Researchers Design Sensors to Rapidly Detect Plant Hormones

Researchers from the Disruptive and Sustainable Technologies for Agricultural Precision (DiSTAP) interdisciplinary research group of the Singapore-MIT Alliance for Research and Technology (SMART), MIT’s research enterprise in Singapore, and their local collaborators from Temasek Life Sciences Laboratory (TLL) and Nanyang Technological University (NTU), have developed the first-ever nanosensor to enable rapid testing of synthetic auxin plant hormones.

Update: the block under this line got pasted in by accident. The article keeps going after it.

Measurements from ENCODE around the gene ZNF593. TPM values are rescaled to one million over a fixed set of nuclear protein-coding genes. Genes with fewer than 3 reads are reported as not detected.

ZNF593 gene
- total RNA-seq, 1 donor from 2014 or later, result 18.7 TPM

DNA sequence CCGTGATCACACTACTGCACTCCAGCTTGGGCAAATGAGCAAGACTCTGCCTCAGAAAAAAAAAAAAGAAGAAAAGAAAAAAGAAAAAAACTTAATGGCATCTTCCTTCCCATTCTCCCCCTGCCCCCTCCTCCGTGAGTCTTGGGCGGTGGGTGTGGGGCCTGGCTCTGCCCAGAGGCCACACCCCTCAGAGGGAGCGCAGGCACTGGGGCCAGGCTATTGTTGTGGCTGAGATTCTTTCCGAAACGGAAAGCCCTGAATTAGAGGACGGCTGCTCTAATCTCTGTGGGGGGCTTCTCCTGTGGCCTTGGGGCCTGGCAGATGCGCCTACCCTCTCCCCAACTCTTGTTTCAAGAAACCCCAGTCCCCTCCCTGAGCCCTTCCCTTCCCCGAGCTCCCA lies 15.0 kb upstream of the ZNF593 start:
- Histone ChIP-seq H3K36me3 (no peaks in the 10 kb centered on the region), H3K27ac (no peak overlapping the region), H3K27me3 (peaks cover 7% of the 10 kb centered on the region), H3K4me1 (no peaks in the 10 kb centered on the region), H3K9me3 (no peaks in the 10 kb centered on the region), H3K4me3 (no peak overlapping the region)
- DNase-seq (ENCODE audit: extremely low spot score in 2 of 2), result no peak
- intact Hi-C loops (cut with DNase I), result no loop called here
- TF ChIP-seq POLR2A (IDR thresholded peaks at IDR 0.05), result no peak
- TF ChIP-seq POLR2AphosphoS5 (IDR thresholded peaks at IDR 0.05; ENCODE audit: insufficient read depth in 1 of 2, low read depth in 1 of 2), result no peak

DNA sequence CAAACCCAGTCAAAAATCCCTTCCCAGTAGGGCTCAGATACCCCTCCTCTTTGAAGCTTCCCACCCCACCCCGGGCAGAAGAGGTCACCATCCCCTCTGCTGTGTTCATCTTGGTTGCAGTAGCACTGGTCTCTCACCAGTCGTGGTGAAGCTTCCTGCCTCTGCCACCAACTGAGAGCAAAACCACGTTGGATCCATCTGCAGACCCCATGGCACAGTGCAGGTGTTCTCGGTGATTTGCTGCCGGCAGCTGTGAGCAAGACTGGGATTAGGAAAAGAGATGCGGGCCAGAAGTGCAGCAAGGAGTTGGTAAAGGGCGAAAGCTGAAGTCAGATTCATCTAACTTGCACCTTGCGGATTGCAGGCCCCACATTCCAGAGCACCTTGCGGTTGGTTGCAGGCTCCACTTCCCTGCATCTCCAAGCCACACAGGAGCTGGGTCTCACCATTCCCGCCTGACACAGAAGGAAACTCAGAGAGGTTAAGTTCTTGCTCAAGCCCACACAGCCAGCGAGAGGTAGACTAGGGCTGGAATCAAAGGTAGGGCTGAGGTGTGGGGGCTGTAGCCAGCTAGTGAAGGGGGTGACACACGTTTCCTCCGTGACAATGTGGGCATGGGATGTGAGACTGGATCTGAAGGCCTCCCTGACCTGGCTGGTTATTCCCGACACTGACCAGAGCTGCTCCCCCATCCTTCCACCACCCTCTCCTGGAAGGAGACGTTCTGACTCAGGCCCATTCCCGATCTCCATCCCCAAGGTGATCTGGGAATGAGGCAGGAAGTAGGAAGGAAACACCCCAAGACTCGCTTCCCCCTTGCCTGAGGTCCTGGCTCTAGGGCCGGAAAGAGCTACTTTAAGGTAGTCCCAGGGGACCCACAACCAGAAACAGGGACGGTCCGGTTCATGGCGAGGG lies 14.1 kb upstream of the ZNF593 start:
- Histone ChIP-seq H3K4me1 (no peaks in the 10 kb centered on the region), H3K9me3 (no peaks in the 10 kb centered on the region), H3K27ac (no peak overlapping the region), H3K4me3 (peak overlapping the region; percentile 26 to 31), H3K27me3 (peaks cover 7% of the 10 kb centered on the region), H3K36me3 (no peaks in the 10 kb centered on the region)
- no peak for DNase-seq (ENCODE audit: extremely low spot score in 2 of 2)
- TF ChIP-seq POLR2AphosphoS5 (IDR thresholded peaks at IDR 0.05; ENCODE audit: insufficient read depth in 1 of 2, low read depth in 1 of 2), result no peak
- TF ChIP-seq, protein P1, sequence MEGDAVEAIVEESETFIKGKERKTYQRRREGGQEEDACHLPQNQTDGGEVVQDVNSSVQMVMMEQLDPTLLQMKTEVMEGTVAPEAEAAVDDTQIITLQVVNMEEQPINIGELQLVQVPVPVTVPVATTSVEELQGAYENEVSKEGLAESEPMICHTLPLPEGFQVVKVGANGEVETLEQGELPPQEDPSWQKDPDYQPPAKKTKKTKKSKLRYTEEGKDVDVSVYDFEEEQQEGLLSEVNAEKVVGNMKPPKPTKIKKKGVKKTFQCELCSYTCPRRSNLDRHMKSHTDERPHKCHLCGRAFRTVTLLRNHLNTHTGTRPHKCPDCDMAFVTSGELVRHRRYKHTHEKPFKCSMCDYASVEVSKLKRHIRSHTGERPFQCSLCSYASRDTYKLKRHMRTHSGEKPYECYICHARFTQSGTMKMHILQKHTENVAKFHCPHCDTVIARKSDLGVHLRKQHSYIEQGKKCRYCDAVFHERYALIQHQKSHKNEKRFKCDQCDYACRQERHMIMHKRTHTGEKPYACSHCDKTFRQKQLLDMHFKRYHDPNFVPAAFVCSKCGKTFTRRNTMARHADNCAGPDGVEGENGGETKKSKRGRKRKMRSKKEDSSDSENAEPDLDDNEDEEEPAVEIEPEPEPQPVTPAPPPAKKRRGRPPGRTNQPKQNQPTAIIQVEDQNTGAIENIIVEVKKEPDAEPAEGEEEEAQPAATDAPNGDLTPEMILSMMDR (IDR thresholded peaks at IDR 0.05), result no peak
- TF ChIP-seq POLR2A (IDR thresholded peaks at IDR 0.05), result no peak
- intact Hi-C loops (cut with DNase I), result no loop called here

“CoPhMoRe technology can replace current state-of-the-art sensing methods which are laborious, destructive, and unsafe.” Of the two sensors developed by the research team, the 2,4D nanosensor also showed the ability to detect herbicide susceptibility, enabling farmers and agricultural scientists to quickly find out how vulnerable or resistant different plants are to herbicides without the need to monitor crop or weed growth over days. They also use very low-cost electronics, which makes them easily adaptable for commercial setups.” The team says their research can lead to future development of real-time nanosensors for other dynamic plant hormones and metabolites in living plants as well.

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